Technology Microsoft promises to make life easier despite your handicaps. Karan Deep Singh reports

B ought a new laptop? There is something about your system you might not be aware of. If your new computer system has a pre-installed version of Microsoft Windows 7, it can actually talk to you. Not only this, if you are using spectacles for reading and you accidentally break or misplace them, you can use the magnifying tool to work on your computer with ease. On the click of a button, your Windows operating system can activate an on-screen keyboard which can be used with a pointer device like a mouse. In case you are not comfortable with the sensitivity of your pointer devices, you can also alter specific settings to suit your needs. Although accessibility features are specifically designed keeping in mind the needs of the disabled, including physically challenged, visually impaired, hearing impaired along with multiple and cognitive disabilities, these settings can also be used in case you are unable to use your computer the usual way for some reason.

James J. Thurston, Senior Strategist for Global Policy and Standards, Microsoft who was in Delhi to spread awareness about accessibility in Microsoft products recalls how one of his colleagues started using the speech recognition function when he accidentally hurt himself in the shoulder.

Thurston says, “Right from Microsoft Windows 95, we actually started building accessibility features into our products and we continued to improve the accessibility of our products. Not just of Windows but of all our products. We look at accessibility as important as privacy or security of the user using that technology. When we were developing Windows Vista, and though its predecessor Windows XP had some accessibility features, with Windows Vista we decided to overhaul our whole approach to accessibility in our products and we did that because we undertook three years of market research specifically on people with disabilities.”

Asked about the findings of the research, Thurston explains, “One of the things that we realised both in the case of Vista and Windows 7 was that a lot of people did not associate themselves with disability. In XP and previous versions of Windows, you sort of had to select something like ‘I have a disability' button, but with Vista we changed that to Ease of Access Center so that anyone who just wants to interact with their computer in a more easy way could use these functions. A lot of people were not using the functionality because they didn't see themselves as having a disability. But what we realised in the market research was that almost everyone experiences some level of disability, be it with age. It showed that 57 percent of adults in the age group of 18 to 54 found some benefit from accessibility functions,” he adds.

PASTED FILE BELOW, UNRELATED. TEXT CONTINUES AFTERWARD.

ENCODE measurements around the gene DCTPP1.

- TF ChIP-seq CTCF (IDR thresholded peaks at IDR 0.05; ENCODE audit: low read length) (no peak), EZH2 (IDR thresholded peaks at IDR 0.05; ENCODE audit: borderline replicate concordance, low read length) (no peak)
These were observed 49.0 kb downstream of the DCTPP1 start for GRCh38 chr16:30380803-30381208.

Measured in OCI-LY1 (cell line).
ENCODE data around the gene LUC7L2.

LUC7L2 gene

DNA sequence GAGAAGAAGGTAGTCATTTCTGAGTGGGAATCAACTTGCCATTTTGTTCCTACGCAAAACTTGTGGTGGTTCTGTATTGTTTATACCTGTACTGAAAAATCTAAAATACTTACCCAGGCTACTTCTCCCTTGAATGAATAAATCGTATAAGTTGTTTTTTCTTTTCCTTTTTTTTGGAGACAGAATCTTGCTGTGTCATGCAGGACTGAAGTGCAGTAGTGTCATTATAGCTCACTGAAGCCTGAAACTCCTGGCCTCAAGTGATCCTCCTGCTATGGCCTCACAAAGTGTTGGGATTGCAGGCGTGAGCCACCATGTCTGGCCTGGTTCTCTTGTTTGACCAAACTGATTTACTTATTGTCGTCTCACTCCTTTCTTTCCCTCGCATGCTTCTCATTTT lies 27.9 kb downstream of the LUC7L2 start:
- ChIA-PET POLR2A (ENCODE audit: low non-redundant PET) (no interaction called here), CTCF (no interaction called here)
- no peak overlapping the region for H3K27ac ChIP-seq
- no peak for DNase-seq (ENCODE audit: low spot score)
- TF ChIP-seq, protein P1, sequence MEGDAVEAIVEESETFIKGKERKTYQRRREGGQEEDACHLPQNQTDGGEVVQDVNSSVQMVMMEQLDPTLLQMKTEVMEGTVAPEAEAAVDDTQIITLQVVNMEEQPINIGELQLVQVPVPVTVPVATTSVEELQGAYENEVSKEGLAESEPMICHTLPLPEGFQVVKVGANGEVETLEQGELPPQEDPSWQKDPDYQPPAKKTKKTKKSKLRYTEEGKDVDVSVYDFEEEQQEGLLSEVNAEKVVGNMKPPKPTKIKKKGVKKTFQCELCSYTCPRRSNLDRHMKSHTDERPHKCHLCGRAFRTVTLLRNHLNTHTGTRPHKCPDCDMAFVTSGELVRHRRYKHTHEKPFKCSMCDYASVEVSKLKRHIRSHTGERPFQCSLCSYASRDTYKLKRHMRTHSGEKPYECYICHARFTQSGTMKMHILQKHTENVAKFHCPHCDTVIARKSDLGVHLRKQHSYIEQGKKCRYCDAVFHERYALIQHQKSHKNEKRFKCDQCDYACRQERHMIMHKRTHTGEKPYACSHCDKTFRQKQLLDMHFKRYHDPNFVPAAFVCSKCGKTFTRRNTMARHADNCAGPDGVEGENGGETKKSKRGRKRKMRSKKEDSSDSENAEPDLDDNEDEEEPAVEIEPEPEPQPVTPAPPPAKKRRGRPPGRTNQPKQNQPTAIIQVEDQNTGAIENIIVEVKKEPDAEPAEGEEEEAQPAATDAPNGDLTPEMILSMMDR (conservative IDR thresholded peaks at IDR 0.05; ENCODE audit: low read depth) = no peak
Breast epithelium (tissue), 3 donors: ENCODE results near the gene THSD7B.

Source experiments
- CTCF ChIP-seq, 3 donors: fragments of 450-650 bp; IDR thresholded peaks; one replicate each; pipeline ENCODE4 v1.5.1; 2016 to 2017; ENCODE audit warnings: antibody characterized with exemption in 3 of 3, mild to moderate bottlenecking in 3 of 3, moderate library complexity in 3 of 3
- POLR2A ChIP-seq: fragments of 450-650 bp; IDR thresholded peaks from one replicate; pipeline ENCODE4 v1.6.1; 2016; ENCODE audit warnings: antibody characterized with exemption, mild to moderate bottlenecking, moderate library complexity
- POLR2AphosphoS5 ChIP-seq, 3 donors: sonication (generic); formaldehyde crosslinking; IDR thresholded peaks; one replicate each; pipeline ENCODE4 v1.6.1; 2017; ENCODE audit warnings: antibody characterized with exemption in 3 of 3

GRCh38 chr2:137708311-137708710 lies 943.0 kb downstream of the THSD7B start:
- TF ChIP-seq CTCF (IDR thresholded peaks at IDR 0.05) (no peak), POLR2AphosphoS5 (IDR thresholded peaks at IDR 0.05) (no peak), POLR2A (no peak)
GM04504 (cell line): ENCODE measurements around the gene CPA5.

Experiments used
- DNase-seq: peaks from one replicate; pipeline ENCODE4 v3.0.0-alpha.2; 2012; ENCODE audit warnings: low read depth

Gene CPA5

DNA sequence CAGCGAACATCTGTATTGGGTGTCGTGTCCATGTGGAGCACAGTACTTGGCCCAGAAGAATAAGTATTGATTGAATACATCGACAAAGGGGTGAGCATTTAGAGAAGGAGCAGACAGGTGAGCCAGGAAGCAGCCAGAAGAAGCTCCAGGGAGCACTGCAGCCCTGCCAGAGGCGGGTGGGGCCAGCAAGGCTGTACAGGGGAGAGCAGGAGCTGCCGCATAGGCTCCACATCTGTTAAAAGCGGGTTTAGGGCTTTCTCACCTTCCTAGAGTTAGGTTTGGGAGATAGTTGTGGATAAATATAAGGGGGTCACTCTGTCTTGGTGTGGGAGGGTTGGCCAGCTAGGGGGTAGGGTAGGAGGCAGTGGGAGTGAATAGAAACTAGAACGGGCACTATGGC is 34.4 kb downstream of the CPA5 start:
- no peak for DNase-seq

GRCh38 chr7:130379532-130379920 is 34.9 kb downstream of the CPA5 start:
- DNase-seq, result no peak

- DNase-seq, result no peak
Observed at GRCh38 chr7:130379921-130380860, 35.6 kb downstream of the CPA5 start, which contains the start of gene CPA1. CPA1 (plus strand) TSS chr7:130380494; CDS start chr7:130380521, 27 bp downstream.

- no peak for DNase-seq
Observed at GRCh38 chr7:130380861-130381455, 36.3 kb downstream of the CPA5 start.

Questioned whether these products also cater to the special needs of people suffering from multiple disabilities, Thurston says the functionality that they build into the products might not necessarily reach the most severe disorders. He says this is where assistive technologies that other companies are developing come into the picture.

Thurston agrees that it is “a big challenge” to take this technology to grass roots. One of the things the company is looking at are other companies which are developing assistive technology products and that there are standards that define what assistive technologies should do. Moreover, he says that the company with cooperation from government agencies and NGOs plans to not just help them in developing new assistive technology products but to deploy them.

Further adding that the Corporation's endeavour is to work with as many external partners as possible, Gauri Arora, Lead- Corporate Citizenship, Microsoft, says that they are partnering with various NGOs to build awareness. “Most of the NGOs are aware of these programmes and they can simply go online on our specific websites and download such softwares. There are some NGOs which are running schools as well. So, they all have the ability to download our applications including those who might not be specifically dealing with disabilities.”